Newborn Metabolic Screening Programme

Photo of four babies
The Newborn Metabolic Screening Programme started in New Zealand in 1969. New Zealand was one of the first countries in the world to have a national metabolic screening programme.

Since that time developments in both technology and knowledge about metabolic disorders as well as treatments available, has led to developments in screening so that we are now screening for 28 disorders.

Purpose of screening

  • To identify babies with metabolic disorders as early as possible so as to enable early treatment.
  • To reduce the chance of illness, disability and even death in babies with metabolic disorders such as hypothyroidism and PKU.

Background

Newborn metabolic screening began in the 1960s when scientists (notably Professor Bob Guthrie), developed blood on paper as an analytical specimen and a test to measure phenylalanine in infants to identify those with phenylketonuria (PKU). Professor Guthrie spent time in New Zealand with the late Professor Arthur Veale, the founder of newborn metabolic screening in New Zealand. Dr Dianne Webster now leads the service based at LabPLUS at Auckland City Hospital.

The NSU has responsibility for the funding, monitoring and strategic direction of the programme.

Each year almost all babies born in New Zealand are screened for 28 metabolic disorders. About 45 newborns each year are found to have one of the metabolic disorders screened for.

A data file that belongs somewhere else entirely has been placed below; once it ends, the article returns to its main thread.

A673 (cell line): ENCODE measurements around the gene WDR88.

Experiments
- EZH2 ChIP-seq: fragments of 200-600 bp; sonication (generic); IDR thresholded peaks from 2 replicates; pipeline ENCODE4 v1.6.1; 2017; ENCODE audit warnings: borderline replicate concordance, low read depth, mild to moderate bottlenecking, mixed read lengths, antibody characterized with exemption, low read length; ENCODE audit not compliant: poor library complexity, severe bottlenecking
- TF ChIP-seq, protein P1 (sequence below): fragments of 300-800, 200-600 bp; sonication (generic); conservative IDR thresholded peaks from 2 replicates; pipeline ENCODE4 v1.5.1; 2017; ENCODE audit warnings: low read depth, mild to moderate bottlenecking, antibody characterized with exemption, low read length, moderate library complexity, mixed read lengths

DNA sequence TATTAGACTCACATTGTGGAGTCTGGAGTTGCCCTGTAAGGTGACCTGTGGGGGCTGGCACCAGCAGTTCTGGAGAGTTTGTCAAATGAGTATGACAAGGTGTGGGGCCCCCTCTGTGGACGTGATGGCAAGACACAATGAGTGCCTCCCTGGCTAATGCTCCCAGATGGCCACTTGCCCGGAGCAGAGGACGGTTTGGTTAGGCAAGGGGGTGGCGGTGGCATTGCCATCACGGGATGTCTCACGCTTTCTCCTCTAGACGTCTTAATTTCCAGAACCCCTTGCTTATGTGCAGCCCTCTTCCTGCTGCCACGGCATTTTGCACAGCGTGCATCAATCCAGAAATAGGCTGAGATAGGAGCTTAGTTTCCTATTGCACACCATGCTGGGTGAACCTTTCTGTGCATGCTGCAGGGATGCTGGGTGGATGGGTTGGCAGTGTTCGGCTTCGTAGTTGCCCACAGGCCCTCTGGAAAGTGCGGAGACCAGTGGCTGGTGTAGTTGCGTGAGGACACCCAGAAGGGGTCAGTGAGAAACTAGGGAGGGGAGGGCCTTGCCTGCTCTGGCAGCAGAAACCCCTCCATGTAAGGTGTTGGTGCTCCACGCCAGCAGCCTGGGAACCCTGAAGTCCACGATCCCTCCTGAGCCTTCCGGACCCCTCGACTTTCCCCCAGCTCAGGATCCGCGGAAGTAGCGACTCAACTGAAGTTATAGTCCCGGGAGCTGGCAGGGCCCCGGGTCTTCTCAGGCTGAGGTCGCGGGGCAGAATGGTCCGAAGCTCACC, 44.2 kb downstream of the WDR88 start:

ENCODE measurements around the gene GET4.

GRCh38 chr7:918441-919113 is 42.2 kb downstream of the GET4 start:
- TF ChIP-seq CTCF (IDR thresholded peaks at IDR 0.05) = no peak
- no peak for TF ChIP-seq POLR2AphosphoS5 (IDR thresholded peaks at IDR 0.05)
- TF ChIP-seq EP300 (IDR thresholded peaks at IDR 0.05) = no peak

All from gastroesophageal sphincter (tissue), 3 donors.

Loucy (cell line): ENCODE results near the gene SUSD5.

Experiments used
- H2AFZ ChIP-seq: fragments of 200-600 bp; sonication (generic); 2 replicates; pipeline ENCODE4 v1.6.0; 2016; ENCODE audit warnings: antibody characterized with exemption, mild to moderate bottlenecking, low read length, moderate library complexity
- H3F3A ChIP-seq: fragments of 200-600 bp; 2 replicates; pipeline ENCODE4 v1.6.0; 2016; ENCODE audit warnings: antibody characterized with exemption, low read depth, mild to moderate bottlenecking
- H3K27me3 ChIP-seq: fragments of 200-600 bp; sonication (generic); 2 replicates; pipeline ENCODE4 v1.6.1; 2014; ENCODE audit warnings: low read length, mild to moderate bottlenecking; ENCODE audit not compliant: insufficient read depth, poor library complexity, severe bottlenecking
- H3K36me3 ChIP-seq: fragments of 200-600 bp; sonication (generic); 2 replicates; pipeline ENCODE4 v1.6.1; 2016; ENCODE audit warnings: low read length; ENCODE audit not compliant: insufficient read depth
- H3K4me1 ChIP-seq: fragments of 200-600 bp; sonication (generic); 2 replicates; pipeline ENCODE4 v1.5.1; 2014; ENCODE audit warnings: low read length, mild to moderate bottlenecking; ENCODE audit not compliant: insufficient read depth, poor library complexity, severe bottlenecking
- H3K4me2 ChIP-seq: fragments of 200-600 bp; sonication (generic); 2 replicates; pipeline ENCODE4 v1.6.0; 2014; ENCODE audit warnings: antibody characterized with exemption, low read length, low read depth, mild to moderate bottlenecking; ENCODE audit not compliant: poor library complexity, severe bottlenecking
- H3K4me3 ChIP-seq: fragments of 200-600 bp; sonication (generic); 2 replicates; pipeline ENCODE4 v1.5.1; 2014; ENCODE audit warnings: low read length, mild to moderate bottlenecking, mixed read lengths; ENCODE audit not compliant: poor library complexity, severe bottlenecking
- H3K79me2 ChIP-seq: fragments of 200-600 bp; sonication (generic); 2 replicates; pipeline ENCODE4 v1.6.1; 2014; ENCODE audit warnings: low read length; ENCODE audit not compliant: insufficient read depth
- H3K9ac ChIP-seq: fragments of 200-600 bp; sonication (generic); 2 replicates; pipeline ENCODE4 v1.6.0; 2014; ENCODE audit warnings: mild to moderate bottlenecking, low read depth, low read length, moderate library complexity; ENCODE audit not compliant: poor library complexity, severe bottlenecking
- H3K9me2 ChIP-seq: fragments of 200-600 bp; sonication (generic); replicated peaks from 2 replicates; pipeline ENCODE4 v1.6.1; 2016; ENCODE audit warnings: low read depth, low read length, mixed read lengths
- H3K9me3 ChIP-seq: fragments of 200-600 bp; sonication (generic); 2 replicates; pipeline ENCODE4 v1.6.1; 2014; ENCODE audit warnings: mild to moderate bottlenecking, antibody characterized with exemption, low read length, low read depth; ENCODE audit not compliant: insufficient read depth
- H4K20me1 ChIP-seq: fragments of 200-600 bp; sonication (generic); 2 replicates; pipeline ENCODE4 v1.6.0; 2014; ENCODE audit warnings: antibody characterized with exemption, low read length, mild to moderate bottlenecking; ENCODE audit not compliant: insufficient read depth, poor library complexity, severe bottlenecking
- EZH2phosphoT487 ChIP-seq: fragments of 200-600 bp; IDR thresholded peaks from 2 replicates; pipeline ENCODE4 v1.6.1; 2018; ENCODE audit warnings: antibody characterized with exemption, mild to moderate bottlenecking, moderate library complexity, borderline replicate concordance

Metabolic disorders

Metabolic disorders are rare, usually inherited disorders in which the pathways that produce certain proteins malfunction. These pathways are like assembly lines in a human cell. A blockage at any point along the assembly line can lead to a build-up of toxic chemicals in the cell or a lack of an important protein or enzyme in the body. This can lead to an illness that is often irreversible, as many of the chemicals that build up in a cell as a result of a metabolic disorder can cause ill health, learning disabilities or death. Metabolic disorders at birth are not easily detected without screening and if symptoms present prior to diagnosis the chance of ongoing illness, disability or even death are higher.

The benefits of screening

For the few who are diagnosed through the screening programme, the benefits of screening are enormous. Early treatment can improve their health and prevent severe disability and even death.

Treatment

Treatment often takes the form of a special diet to reduce the amount of chemicals building up in the body. Sometimes it means ongoing medication.

NMSP Governance Team and Technical Group

The Newborn Metabolic Screening Programme Governance Team provides advice to the NSU on the operation and strategic direction of the programme. The Governance Team meets annually and has a smaller Technical Group which meets two to three times per year to consider technical and clinical aspects. The Governance Team comprises members who collectively have a wide knowledge and experience of newborn metabolic screening, including health practitioners, representatives of professional organisations and consumers.

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Page last updated: 03 December 2014